Grateful shall be my peaceful mind.”

Rest In Peace, Druid Wolf 253M.

Posted in Utah wolves, Wolves. Tags: , , . Comments Off on Kathie Lynch: Druid 253 – Rest in Peace

Wolf’s death stirs fears for species’ fate. Utahns mourn loss of 253M; advocates heat up criticism of delisting

Wolf’s death stirs fears for species’ fate. Utahns mourn loss of 253M; advocates heat up criticism of delisting. By Patty Henetz. The Salt Lake Tribune.

This is Patty Henetz’s second artice on 253.

I see she contacted a number of folks who post here.

Wolf 253M gunned down for fun near Daniel, Wyoming

For years people have been asked me whatever happened to famous wolf 253M, the wolf that went to Utah and later became the beta male of the Druid Pack in Yellowstone Park.

I thought by now this 3-legged wolf would have passed on, but it has now been confirmed that he was gunned down near an elk feedground in the vicinity of Daniel, Wyoming this weekend. He was not bothering livestock, but rather unknowingly protecting Wyoming’s elk from chronic wasting disease by chasing them away from the state’s system of disease breeding elk feedlots that turn elk into livestock for the winter. A female wolf was also shot at the same time.

Daniel is in Wyoming’s new you-can kill-any-wolf-you-see-by-any method zone.

Somehow I think some folks are going to very unhappy about this.

Note on April 2. The Salt Lake Tribune posted a story on this today, citing my blog. I put this up without a second source (kind of risky), but this morning I confirmed from a second source that it was indeed 253).

More on April 2. Beloved ‘Wolf 253′ killed in Wyoming. KSL News (Salt Lake City)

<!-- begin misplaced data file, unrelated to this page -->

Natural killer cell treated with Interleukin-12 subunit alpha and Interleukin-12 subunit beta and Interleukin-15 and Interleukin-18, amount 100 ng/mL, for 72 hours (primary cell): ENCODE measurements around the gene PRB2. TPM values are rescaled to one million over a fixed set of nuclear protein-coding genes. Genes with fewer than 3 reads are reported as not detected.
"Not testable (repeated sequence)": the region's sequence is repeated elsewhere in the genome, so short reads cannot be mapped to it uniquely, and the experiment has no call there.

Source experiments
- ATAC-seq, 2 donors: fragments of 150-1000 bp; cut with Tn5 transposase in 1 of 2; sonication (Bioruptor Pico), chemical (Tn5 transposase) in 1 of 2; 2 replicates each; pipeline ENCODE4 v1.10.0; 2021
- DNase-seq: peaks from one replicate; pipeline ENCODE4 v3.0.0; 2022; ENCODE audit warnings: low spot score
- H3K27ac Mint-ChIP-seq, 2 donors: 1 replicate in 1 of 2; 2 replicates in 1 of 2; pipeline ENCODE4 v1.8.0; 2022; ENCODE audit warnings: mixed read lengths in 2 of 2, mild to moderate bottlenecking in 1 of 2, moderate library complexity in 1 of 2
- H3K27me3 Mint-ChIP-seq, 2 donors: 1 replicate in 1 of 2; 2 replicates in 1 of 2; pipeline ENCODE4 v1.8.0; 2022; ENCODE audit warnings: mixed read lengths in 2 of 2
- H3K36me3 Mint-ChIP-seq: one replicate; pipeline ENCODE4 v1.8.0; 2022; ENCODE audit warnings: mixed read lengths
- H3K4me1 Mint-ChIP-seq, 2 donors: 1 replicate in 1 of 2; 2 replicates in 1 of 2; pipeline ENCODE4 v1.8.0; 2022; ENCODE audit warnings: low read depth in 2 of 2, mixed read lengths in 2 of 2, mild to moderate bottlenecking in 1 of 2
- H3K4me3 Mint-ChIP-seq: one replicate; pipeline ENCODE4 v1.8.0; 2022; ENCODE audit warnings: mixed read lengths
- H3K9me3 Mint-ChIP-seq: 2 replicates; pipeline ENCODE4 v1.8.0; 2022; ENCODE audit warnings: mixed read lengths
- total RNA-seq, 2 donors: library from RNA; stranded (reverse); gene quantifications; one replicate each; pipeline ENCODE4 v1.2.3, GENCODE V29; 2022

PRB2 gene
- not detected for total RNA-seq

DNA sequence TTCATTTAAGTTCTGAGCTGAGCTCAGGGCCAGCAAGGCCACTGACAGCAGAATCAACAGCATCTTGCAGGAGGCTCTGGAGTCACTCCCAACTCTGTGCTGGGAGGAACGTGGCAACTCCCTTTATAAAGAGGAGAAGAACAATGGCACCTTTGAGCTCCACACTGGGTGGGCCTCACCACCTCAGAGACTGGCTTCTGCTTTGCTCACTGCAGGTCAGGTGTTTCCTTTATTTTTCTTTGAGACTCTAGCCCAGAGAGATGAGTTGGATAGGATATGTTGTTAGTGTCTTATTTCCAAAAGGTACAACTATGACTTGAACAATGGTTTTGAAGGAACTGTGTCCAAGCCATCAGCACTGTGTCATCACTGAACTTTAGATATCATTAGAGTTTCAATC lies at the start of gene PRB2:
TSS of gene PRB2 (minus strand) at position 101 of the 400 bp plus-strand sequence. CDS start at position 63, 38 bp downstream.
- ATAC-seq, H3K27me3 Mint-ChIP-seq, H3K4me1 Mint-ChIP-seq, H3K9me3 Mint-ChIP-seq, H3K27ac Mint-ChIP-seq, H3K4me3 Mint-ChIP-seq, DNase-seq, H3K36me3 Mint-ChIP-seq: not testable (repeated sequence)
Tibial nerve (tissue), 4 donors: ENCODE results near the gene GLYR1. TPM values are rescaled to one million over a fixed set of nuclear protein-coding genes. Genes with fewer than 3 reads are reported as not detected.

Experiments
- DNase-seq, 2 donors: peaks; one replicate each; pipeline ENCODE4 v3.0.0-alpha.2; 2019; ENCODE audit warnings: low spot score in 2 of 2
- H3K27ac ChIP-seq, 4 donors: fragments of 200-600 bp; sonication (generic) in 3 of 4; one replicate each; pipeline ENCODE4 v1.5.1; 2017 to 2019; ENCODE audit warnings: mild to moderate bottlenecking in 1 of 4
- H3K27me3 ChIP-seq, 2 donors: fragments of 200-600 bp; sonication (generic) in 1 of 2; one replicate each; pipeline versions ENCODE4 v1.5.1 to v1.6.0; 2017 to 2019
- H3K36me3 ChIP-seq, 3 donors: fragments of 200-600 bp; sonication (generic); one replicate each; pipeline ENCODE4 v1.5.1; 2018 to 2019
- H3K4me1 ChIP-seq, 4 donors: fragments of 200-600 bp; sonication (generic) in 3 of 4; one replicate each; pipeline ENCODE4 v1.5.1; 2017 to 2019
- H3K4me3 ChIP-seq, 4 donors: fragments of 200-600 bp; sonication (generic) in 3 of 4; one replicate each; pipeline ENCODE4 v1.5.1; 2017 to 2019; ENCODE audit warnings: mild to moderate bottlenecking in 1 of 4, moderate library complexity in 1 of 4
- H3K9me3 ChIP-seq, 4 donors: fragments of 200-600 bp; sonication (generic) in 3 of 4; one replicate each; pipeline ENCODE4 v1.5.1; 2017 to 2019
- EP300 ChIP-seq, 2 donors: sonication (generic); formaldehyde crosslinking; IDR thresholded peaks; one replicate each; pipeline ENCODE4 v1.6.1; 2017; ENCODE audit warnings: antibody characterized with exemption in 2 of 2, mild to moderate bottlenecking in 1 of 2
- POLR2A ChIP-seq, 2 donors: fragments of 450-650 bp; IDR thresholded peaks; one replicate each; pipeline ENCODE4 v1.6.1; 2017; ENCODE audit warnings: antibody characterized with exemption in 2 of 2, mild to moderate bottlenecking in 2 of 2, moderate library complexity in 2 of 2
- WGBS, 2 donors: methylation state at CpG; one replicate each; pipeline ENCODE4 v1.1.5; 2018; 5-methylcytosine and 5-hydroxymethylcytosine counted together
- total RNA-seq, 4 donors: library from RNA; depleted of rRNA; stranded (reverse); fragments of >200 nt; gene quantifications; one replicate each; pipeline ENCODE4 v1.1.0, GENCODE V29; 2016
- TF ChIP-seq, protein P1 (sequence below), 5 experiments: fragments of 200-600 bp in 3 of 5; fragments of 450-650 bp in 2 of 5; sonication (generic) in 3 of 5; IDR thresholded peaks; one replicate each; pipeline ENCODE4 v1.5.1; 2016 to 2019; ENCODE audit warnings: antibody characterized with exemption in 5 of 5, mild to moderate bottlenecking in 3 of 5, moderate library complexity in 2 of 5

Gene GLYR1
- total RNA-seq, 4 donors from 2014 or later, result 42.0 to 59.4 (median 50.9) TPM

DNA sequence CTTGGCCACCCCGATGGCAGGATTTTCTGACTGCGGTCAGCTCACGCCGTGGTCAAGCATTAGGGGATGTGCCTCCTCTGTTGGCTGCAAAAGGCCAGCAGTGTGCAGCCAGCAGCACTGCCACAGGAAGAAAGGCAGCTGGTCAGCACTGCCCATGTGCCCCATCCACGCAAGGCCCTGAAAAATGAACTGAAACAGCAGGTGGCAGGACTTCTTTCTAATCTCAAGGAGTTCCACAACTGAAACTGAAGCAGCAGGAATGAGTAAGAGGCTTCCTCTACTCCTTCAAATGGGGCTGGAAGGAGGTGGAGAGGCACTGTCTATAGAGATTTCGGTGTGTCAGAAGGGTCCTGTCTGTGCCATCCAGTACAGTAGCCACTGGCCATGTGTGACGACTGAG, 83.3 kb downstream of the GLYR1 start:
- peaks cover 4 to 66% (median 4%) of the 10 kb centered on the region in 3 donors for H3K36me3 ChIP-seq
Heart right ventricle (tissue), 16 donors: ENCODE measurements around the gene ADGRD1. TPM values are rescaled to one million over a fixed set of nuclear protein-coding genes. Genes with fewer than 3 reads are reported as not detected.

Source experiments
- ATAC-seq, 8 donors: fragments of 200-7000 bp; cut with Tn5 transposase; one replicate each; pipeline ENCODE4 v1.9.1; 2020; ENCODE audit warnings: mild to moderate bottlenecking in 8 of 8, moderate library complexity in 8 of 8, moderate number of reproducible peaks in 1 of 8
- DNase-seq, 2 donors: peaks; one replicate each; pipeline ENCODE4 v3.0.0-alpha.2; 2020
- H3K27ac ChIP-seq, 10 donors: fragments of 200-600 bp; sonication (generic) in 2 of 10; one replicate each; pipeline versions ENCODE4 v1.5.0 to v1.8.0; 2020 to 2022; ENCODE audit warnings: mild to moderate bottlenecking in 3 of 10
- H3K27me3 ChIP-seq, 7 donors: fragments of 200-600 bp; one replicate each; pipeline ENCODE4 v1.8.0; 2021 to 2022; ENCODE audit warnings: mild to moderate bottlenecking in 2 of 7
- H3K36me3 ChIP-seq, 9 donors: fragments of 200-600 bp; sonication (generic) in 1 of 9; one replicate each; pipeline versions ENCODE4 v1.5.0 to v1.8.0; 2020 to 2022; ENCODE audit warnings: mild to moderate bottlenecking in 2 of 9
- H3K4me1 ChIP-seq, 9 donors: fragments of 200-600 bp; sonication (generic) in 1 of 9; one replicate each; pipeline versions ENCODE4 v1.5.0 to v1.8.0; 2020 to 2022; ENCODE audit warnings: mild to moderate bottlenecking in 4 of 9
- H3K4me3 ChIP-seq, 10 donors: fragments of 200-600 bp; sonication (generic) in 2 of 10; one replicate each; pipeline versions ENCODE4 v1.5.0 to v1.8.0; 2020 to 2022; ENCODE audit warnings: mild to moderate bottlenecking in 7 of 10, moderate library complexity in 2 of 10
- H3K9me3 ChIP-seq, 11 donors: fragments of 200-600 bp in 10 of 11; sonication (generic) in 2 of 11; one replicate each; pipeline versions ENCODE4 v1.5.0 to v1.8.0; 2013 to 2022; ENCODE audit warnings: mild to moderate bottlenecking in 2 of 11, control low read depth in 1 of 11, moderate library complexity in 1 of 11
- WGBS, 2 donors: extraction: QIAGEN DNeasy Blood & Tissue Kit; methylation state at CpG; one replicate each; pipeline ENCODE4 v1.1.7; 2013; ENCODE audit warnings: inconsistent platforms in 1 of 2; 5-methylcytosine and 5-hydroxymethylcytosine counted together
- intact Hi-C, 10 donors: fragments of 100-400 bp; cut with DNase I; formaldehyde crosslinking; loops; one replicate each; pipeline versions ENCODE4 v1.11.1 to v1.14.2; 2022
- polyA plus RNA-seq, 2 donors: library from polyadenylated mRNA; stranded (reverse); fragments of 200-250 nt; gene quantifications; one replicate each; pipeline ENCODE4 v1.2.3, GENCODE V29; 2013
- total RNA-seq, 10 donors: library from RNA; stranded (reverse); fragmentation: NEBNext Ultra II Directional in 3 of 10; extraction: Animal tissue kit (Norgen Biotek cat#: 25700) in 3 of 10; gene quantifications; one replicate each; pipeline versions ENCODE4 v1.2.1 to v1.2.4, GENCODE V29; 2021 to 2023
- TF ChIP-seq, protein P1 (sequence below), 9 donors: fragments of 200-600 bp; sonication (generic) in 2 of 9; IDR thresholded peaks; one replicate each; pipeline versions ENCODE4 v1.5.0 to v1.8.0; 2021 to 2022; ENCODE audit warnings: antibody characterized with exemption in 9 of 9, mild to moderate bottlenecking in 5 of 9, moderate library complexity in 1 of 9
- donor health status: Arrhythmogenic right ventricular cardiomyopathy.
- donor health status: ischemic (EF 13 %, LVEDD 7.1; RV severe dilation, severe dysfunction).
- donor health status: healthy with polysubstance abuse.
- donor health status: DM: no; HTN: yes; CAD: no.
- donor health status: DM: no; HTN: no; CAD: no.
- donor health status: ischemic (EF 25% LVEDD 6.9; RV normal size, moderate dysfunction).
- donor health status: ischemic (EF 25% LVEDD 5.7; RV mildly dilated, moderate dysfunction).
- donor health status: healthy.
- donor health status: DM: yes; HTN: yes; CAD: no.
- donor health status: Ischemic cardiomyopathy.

Wolf 253M on the right. Notice his small fourth leg. Wolf 21M (left) and 42F (front). Steve Justad furnished this photo of the Druid “big 3” taken back about 2004. Copyright © Steve Justad

Wyoming ranchers outside wolf zone say they’ll only target offending animals

Wyoming ranchers outside wolf zone say they’ll only target offending animals. By Chris Merrill. Casper Star Tribune.

The ranchers in article say the Wyoming wolves in their new “vermin” zone come Friday won’t be immediately indiscriminately killed. It would cost too much.

These predator control boards that have been set up are in fact rolling in money given to them by the Wyoming legislature. They got $6-million from the legislature. This is many times what federal Wildlife Services now spends in Wyoming “controlling” wolves, which they have done even in the state’s small to-be protected or “trophy game zone” with increasing severity.

Related. Wolves trapped by shift in status. Salt Lake Tribune. Decision to delist animals allows them to be killed in most of Wyoming, stirs confusion in Utah. By Patty Henetz